I'll fall back on my standard:
William Roper: So, now you give the Devil the benefit of law!In addition, I'll refer folks to Article II of the U.S. Constitution - it's very short. If you can find anything there supporting the Yoo/Bybee arguments regarding "Commander-in-Chief Powers", please let me know!
Sir Thomas More: Yes! What would you do? Cut a great road through the law to get after the Devil?
William Roper: Yes, I'd cut down every law in England to do that!
Sir Thomas More: Oh? And when the last law was down, and the Devil turned 'round on you, where would you hide, Roper, the laws all being flat? This country is planted thick with laws, from coast to coast, Man's laws, not God's! And if you cut them down, and you're just the man to do it, do you really think you could stand upright in the winds that would blow then? Yes, I'd give the Devil benefit of law, for my own safety's sake!
[Robert Bolt's A Man for All Seasons; emphasis added]
Oh, heck: Article II, section 2 is short enough to post the whole thing here!
Section 2. The President shall be commander in chief of the Army and Navy of the United States, and of the militia of the several states, when called into the actual service of the United States; he may require the opinion, in writing, of the principal officer in each of the executive departments, upon any subject relating to the duties of their respective offices, and he shall have power to grant reprieves and pardons for offenses against the United States, except in cases of impeachment.I'll note in passing that the President is the "commander in chief" of the Army and Navy of the United States, and of the militia of the several states, when called into the actual service of the United States.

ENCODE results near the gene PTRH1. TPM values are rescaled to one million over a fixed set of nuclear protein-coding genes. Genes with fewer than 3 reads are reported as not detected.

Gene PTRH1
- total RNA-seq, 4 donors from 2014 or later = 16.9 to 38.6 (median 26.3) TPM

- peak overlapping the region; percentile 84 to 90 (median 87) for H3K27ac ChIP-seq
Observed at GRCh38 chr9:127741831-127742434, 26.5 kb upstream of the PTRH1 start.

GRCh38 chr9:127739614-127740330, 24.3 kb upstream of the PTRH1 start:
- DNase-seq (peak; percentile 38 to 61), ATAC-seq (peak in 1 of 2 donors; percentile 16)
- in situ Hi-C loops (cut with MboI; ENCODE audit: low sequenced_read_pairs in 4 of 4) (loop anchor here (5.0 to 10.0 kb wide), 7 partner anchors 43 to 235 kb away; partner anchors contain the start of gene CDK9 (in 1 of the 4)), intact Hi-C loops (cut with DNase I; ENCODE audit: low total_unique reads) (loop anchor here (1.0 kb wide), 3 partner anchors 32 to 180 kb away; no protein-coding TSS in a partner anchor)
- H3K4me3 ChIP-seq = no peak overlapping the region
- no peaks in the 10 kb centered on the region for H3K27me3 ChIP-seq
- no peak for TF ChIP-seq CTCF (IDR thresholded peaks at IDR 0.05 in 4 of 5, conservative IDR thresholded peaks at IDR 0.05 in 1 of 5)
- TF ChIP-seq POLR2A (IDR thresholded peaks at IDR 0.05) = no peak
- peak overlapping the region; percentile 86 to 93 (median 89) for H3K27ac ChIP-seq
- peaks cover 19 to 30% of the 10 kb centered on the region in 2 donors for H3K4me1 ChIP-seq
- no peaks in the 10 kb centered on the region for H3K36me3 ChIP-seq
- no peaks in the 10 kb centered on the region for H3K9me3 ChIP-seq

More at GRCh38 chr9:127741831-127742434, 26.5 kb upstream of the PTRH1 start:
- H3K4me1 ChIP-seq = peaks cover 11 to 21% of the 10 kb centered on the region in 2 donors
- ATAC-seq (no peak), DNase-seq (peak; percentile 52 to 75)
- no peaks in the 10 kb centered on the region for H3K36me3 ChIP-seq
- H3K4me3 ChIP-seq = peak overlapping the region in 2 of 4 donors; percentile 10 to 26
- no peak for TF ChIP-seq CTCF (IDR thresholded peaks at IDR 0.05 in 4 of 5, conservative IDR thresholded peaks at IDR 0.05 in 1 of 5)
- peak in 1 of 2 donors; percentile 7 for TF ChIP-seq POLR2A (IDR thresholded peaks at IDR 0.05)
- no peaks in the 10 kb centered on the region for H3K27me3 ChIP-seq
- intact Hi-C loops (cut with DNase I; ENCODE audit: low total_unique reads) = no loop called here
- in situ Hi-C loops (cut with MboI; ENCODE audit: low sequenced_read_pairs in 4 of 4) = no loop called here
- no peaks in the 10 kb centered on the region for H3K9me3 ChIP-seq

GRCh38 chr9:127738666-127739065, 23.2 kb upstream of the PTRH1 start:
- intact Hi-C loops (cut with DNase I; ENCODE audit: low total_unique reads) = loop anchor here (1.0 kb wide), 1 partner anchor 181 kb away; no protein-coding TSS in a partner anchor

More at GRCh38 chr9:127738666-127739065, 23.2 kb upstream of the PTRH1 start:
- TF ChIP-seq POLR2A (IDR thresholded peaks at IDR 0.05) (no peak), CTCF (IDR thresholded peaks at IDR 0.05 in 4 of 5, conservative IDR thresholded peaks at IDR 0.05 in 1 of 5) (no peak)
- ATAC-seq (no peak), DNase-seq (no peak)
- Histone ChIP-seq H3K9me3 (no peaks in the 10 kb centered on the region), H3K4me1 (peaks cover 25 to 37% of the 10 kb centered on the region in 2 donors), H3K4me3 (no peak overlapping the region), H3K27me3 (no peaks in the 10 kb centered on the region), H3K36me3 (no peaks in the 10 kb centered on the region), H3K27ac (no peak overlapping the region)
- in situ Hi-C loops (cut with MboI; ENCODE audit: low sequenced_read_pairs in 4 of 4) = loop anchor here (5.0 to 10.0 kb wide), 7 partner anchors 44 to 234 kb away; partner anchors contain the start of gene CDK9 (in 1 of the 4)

He shall have power, by and with the advice and consent of the Senate, to make treaties, provided two thirds of the Senators present concur; and he shall nominate, and by and with the advice and consent of the Senate, shall appoint ambassadors, other public ministers and consuls, judges of the Supreme Court, and all other officers of the United States, whose appointments are not herein otherwise provided for, and which shall be established by law: but the Congress may by law vest the appointment of such inferior officers, as they think proper, in the President alone, in the courts of law, or in the heads of departments.
The President shall have power to fill up all vacancies that may happen during the recess of the Senate, by granting commissions which shall expire at the end of their next session.
He is not the omnipotent COMMANDER IN CHIEF of the Nation, its police, its courts, or its citizens.
[update: Do any "strict constructionists" see their way clear towards affirming that Article II grants unlimited power to the Executive? How 'bout "original intent" folks?
Me - I'm more an "original intent"-er... and what I see in "commander in chief" is the INTENT to establish civilian control of the military and a clear, unambiguous chain of command!